The two leaders also discussed the importance of the United States and Mexico working together, and with their Canadian partners, to make North America the most dynamic and competitive region in the world. They agreed to seek a successful conclusion to a high-standard Trans-Pacific Partnership this year that includes 21st century provisions that significantly strengthen the North American Free Trade Agreement. They also reiterated their commitment to the resolution of specific trade issues between their countries, and their interest in maintaining close coordination with regards to other relevant trade negotiations.
The Presidents also underscored the importance to both countries of a secure and efficient shared border. They noted the recent meeting of the 21st Century Border Management Executive Steering Committee, the first under President Peña Nieto’s tenure, and agreed to support key projects and initiatives that improve infrastructure, support the efforts of local communities, facilitate the secure flow of legitimate trade and travel, and enhance law enforcement cooperation along the border.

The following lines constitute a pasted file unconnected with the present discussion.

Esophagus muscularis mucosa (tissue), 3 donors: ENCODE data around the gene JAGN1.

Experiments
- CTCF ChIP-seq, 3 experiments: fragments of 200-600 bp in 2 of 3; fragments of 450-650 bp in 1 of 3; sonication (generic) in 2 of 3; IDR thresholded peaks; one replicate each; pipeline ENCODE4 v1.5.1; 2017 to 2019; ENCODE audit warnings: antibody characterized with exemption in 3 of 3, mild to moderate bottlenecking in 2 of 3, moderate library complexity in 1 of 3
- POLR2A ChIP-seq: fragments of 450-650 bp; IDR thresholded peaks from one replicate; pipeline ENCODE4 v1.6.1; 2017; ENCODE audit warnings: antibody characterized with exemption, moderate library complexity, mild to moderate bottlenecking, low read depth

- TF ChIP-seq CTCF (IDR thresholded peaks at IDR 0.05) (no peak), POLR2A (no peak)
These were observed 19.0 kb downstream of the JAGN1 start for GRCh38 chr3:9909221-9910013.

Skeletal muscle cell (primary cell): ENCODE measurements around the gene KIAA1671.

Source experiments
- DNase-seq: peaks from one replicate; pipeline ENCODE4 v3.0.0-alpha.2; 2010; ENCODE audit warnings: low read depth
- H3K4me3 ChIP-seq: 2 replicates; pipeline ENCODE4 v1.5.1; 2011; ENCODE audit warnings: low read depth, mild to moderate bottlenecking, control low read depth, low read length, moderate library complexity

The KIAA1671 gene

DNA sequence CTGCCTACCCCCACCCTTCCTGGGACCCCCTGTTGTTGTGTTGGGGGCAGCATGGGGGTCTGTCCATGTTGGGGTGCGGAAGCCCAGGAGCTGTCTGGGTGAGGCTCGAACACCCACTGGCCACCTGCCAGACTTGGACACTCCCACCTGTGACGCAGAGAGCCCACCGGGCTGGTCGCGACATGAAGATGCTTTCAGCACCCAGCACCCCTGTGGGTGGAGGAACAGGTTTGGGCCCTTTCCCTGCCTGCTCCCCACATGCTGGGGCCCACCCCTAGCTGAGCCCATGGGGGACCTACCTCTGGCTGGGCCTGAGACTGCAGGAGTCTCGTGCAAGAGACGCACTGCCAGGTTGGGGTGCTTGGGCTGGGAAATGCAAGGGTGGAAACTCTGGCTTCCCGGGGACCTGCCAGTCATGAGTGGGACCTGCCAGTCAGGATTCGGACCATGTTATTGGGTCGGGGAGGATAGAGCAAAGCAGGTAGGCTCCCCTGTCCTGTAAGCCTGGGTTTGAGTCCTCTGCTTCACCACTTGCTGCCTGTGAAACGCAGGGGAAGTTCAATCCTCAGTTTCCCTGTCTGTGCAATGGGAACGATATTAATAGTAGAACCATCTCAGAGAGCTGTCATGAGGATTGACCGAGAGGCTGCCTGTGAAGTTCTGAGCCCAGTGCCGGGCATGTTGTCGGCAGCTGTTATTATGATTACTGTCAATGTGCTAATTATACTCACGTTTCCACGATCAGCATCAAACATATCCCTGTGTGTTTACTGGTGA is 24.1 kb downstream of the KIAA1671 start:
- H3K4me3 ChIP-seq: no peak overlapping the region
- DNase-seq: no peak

President Obama and President Peña Nieto welcomed the positive steps the U.S. Congress is taking to implement the Transboundary Hydrocarbon Agreement, which will enhance energy security in North America and bolster the two countries’ responsible stewardship of the Gulf of Mexico. They look forward to full implementation of the Agreement.
The two leaders underscored the broad and deep connections that exist between the peoples of both countries, and their importance to the prosperity and culture of both societies.